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Animal Farm is the street name given to an infamous underground pornographic film containing scenes of explicit bestiality that was smuggled into Great Britain in the late 1970s or early 1980s. Most of the films starred the Danish Bodil Joensen.

History

In the early 1980s, during the British home video boom, a videocassette of indeterminate origin began to circulate in underground circles that became known simply as Animal Farm. It contained a plotless series of extremely graphic scenes of zoophilia, including acts of intercourse and fellatio performed with pigs, horses and even chickens ("avisodomy"), as well as a scene in which a woman inserts live eels into her vagina. To this day, Animal Farm remains one of the most notorious and controversial videotapes ever to find its way to British shores.

The material that constitutes the Animal Farm bootleg was apparently smuggled through British Customs in the Spring of 1981 by an enterprising tourist. It eventually found its way under the counters of the more daring Soho stockists and was eventually prosecuted following a series of police raids — but not before countless bootlegs had gone into circulation. It was discovered that the video actually comprised several short XXX-rated films from the Danish company Color Climax, which had been producing a steady stream of extreme pornography since the Danish government made all pornography legal in 1969. To keep up with the growing demand for video titles, Color Climax had taken to transferring their stocks of 8 mm and 16 mm animal films onto cassette, and it was these films — mostly starring Bodil Joensen — that composed the notorious Animal Farm video, hence its generic title (which at no point appears on the screen) and shadowy origins. It is possible that some of the material was taken from the notorious Alex de Renzy's 1971 cash-in feature Animal Lover, which actually managed a brief cinema run in the liberal atmosphere of San Francisco, and whose entire second half consists of the distinctively amateurish, shaky, clumsily-shot lurid colour footage familiar to anyone who has seen the Animal Farm bootleg.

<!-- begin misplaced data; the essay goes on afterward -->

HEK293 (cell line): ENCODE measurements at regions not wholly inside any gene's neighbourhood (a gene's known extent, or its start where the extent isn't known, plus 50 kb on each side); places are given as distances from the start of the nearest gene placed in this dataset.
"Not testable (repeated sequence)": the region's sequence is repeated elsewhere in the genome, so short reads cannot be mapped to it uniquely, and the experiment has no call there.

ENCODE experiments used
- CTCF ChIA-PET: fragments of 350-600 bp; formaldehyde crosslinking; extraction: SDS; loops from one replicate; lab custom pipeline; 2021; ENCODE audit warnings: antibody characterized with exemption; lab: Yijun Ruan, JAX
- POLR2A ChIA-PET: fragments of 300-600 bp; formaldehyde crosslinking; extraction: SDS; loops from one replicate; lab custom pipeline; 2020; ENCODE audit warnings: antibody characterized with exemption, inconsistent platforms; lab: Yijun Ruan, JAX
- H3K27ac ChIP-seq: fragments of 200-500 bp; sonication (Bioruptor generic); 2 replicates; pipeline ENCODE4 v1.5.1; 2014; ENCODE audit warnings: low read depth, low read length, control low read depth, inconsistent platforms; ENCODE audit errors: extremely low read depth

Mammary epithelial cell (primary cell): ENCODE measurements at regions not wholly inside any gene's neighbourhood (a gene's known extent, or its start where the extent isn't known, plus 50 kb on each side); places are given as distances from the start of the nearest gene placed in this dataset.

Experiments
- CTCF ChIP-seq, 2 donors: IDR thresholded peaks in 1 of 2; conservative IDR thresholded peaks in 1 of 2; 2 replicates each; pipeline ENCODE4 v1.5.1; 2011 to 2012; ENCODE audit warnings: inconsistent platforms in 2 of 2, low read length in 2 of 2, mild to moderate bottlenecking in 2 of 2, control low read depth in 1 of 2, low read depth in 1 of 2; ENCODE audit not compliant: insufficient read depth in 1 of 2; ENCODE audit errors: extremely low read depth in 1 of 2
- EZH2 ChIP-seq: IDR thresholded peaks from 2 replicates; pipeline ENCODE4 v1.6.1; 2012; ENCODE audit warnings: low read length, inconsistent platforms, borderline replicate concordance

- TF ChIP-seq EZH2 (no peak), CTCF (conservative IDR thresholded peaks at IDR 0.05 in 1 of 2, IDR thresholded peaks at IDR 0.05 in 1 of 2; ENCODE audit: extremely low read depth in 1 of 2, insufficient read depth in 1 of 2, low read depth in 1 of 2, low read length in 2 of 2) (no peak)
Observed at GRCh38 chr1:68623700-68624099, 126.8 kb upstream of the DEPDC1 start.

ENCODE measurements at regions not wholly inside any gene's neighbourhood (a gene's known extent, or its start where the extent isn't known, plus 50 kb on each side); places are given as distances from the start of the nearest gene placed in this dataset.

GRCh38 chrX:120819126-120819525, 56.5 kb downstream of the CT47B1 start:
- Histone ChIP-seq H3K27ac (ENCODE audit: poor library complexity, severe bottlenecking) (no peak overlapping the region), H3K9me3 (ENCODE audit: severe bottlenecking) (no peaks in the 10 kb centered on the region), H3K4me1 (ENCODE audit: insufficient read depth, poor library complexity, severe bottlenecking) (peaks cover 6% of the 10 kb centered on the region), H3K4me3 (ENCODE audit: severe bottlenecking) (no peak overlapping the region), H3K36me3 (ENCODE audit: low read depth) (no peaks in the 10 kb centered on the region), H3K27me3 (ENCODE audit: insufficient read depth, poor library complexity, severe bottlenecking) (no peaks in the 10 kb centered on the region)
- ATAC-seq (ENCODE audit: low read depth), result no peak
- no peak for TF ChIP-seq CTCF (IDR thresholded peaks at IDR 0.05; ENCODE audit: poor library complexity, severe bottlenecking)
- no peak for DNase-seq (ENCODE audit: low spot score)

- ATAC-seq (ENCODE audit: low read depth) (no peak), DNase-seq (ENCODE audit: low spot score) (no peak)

TV documentary

In April 2006, the UK station Channel Four Television screened a fifty-minute documentary, The Real Animal Farm, as part of their Dark Side of Porn season. Several interviewees, including David Kerekes (co-author of Killing For Culture and See No Evil), author Phil Tonge, feminist writer Germaine Greer and British pornographer Ben Dover, all confessed to having seen bootlegs of Animal Farm in the 1980s, but were apparently unaware that there was no such film - the entity referred to as such was merely a number of existing zoophiliashorts tacked together. Tonge described the owner of the copy he saw as an "evil, evil scumbag" and recalled how several "hard lads" either "left the room" or "vomited", Dover remarked that owning the bootleg was a useful aid to games of one-upmanship, since nothing could top the on-screen depravity of Joensen and her co-stars, and the normally easy-going Kerekes was moved to remark that "you can only wallow in filth for so long, and Animal Farm represents the very bottom of the barrel". Its impact on viewers was compared to that of hearing for the first time about the Kennedy assassination.

The documentary also told the story of Bodil Joensen, a psychologically traumatized young woman whose brief notoriety as the 'Queen of Bestiality' was followed by a downward spiral of alcohol abuse and prostitution before her death of cirrhosis of the liver at the age of forty, and featured an interview with the Danish pornographer Ole Ege. The 1970 documentary, A Summer's Day, apparently formed at least some of the content of the Animal Farm bootleg, having been shown at the "Wet Dreams" pornography film festival beforehand.

References

Much of the information in this article is based on the 2006 Channel Four documentary from the TV The Real Animal Farm from the TV series (started in 2005 and still ongoing as of 2008) The Dark Side of Porn:








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